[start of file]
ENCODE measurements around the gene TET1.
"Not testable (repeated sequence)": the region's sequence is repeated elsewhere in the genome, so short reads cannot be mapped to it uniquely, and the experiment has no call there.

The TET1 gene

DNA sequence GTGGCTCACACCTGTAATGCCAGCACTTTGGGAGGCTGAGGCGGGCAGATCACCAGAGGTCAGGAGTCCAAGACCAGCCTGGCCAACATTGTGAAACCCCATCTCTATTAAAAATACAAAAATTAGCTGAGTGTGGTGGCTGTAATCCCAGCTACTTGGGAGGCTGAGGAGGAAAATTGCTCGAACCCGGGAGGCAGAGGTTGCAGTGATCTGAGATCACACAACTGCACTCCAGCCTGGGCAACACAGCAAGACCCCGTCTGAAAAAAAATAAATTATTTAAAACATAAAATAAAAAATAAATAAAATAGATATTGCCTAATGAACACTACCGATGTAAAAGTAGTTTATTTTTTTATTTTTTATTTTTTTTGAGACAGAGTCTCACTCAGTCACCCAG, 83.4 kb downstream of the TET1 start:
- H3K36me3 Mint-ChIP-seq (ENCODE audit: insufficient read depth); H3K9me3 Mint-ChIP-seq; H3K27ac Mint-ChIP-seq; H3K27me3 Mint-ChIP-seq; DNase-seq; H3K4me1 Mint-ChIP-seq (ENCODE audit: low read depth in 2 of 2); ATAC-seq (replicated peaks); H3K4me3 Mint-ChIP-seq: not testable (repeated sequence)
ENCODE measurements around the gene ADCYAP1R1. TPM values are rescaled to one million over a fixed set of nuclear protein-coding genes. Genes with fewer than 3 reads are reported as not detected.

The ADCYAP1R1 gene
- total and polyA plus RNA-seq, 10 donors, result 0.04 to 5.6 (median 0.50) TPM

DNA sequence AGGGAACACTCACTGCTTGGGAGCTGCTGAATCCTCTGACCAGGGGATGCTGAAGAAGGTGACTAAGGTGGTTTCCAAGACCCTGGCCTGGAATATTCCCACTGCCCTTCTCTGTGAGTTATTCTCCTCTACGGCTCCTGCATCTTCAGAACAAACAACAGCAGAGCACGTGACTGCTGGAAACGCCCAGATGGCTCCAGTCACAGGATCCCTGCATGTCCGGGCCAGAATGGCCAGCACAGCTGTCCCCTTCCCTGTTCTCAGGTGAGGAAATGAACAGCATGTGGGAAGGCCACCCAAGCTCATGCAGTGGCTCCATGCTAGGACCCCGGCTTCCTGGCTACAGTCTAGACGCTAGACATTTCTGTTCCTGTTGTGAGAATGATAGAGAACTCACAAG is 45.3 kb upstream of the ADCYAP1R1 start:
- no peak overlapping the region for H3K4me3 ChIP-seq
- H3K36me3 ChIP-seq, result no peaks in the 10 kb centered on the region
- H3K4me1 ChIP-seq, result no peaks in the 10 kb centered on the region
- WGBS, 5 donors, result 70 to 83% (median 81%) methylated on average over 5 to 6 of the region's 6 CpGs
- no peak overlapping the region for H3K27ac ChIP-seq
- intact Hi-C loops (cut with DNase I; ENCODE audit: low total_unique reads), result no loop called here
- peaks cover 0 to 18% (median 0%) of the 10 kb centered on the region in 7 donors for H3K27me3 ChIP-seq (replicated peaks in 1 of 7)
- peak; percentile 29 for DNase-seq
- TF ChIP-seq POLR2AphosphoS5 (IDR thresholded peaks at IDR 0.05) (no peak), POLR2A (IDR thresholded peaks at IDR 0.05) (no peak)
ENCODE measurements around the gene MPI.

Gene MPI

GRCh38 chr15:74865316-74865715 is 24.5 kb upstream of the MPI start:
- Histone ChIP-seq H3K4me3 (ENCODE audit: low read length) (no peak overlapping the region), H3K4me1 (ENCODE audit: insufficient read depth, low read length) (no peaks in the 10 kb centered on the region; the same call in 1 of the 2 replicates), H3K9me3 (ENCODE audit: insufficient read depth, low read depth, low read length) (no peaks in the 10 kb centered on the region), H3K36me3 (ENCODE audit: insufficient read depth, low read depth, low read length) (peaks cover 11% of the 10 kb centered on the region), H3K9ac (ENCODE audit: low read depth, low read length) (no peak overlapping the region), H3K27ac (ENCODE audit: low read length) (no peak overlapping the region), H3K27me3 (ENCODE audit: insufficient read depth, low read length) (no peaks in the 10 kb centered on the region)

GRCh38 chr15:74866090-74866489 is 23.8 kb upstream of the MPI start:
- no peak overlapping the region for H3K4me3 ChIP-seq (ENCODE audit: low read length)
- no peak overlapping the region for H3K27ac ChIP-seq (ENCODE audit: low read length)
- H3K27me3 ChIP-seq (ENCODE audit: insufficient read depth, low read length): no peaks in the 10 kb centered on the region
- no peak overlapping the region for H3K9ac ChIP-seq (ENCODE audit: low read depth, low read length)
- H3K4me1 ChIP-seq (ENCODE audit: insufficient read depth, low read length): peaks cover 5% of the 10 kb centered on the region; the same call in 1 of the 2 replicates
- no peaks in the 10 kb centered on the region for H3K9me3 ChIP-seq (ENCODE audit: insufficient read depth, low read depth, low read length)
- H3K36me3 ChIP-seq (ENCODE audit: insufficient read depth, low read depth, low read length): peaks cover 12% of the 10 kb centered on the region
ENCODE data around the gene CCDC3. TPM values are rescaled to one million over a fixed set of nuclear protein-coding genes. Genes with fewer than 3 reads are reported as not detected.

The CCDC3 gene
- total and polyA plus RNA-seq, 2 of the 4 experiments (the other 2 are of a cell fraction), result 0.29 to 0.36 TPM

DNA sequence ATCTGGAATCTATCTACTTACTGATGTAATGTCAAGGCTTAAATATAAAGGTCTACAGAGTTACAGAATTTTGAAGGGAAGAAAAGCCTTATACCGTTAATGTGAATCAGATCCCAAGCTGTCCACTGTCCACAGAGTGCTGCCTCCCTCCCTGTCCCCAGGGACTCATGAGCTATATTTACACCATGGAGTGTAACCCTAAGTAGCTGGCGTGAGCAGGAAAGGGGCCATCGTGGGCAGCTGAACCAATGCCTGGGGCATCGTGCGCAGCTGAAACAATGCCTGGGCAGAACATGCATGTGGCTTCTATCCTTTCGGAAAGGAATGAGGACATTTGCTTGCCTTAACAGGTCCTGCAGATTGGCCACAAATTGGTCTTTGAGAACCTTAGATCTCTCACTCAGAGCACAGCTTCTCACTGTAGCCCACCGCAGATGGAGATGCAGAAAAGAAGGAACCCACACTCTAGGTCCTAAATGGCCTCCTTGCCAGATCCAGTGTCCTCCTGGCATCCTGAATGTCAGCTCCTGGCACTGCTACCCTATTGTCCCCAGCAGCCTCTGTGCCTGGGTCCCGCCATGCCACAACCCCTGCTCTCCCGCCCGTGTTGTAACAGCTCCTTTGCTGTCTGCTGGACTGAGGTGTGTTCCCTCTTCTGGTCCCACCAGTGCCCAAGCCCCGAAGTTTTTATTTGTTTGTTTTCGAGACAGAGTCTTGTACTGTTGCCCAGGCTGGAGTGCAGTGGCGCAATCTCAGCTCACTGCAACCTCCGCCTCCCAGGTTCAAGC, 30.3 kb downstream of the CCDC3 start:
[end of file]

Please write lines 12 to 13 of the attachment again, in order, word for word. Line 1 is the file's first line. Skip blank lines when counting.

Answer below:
- H3K4me1 ChIP-seq, result no peaks in the 10 kb centered on the region
- WGBS, 5 donors, result 70 to 83% (median 81%) methylated on average over 5 to 6 of the region's 6 CpGs